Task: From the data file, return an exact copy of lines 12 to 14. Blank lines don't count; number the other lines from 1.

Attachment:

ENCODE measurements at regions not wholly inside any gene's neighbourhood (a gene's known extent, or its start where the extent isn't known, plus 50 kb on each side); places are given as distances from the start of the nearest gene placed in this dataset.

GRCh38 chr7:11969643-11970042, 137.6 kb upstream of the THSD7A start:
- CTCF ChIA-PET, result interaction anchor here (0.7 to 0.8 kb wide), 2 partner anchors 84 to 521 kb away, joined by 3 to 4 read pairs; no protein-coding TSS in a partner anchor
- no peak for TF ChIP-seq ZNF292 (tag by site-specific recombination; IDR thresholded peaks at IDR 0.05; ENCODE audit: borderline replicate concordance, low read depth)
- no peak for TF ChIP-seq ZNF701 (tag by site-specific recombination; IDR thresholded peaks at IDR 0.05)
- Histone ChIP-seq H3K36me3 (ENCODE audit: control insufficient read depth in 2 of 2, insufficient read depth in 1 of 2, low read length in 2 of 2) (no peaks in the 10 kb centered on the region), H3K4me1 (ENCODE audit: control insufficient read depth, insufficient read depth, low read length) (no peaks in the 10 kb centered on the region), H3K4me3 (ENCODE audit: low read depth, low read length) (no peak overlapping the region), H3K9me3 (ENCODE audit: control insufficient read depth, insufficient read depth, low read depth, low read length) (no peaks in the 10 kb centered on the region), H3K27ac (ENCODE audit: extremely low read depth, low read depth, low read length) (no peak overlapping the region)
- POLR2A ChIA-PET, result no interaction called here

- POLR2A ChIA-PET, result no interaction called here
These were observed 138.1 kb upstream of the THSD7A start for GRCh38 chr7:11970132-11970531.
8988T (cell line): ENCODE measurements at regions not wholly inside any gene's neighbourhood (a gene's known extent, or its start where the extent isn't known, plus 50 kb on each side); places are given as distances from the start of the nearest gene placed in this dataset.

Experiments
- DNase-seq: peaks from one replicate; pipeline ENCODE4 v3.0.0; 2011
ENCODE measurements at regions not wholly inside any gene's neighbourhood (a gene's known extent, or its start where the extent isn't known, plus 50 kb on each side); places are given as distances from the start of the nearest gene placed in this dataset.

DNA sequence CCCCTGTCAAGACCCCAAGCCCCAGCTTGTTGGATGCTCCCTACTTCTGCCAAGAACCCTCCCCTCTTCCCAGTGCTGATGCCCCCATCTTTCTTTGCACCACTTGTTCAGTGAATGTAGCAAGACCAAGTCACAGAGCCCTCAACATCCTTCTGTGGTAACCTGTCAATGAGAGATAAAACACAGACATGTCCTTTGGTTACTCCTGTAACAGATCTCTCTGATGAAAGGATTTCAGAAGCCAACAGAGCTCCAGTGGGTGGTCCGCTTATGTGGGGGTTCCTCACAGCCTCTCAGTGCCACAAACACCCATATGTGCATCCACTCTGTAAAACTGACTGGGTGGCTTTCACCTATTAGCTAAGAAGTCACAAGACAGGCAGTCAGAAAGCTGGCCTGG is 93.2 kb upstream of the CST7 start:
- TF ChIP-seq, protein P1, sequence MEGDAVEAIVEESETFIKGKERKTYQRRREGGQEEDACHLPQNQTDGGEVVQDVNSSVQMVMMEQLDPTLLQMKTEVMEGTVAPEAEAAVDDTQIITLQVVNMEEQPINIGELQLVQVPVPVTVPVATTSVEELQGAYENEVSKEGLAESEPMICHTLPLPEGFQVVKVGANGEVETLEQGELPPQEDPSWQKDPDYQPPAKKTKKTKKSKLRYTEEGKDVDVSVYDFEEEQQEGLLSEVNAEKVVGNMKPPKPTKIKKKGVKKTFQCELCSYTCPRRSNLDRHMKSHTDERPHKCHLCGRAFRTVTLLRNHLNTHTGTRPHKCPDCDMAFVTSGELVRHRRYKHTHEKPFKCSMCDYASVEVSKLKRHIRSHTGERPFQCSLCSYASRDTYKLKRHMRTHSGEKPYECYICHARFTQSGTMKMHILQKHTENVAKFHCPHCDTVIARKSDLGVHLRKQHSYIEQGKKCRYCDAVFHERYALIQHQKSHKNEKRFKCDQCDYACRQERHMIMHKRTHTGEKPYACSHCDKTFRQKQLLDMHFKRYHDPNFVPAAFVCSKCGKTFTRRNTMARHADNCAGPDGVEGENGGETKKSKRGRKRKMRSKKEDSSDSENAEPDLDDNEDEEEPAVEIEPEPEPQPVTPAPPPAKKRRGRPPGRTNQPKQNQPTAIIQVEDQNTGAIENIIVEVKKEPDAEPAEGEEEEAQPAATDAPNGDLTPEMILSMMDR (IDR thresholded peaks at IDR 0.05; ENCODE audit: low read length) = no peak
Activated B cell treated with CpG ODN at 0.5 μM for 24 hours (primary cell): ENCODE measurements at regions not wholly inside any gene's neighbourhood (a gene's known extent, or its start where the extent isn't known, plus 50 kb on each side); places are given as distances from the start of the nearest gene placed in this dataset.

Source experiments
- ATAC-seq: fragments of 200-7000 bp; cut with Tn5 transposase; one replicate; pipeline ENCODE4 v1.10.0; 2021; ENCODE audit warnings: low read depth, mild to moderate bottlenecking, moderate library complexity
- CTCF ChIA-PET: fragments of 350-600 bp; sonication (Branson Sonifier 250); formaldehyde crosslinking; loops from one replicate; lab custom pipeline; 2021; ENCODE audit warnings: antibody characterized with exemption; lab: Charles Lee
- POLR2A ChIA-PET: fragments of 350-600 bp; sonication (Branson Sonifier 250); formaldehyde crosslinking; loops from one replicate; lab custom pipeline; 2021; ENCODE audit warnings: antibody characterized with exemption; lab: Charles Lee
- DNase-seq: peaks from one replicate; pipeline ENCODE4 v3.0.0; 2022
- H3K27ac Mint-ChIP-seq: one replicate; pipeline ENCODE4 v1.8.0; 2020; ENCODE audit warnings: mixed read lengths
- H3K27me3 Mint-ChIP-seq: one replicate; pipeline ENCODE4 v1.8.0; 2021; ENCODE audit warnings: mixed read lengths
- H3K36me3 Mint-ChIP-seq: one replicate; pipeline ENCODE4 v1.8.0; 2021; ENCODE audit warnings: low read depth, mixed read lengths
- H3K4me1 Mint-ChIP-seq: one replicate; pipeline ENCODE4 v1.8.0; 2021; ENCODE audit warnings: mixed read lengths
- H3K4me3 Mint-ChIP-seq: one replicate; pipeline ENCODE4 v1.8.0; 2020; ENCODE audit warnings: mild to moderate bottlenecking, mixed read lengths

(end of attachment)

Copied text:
- DNase-seq: peaks from one replicate; pipeline ENCODE4 v3.0.0; 2011
ENCODE measurements at regions not wholly inside any gene's neighbourhood (a gene's known extent, or its start where the extent isn't known, plus 50 kb on each side); places are given as distances from the start of the nearest gene placed in this dataset.

DNA sequence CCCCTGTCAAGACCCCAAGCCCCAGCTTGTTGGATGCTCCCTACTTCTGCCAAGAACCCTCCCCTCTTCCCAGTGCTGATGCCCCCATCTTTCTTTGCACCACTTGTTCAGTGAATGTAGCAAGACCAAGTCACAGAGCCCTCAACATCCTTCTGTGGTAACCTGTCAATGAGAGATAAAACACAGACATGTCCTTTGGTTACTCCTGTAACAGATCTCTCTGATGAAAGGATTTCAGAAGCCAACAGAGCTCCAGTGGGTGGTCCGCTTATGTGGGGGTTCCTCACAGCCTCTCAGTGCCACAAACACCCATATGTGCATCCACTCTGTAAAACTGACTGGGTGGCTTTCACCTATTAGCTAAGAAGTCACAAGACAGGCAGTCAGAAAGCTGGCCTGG is 93.2 kb upstream of the CST7 start: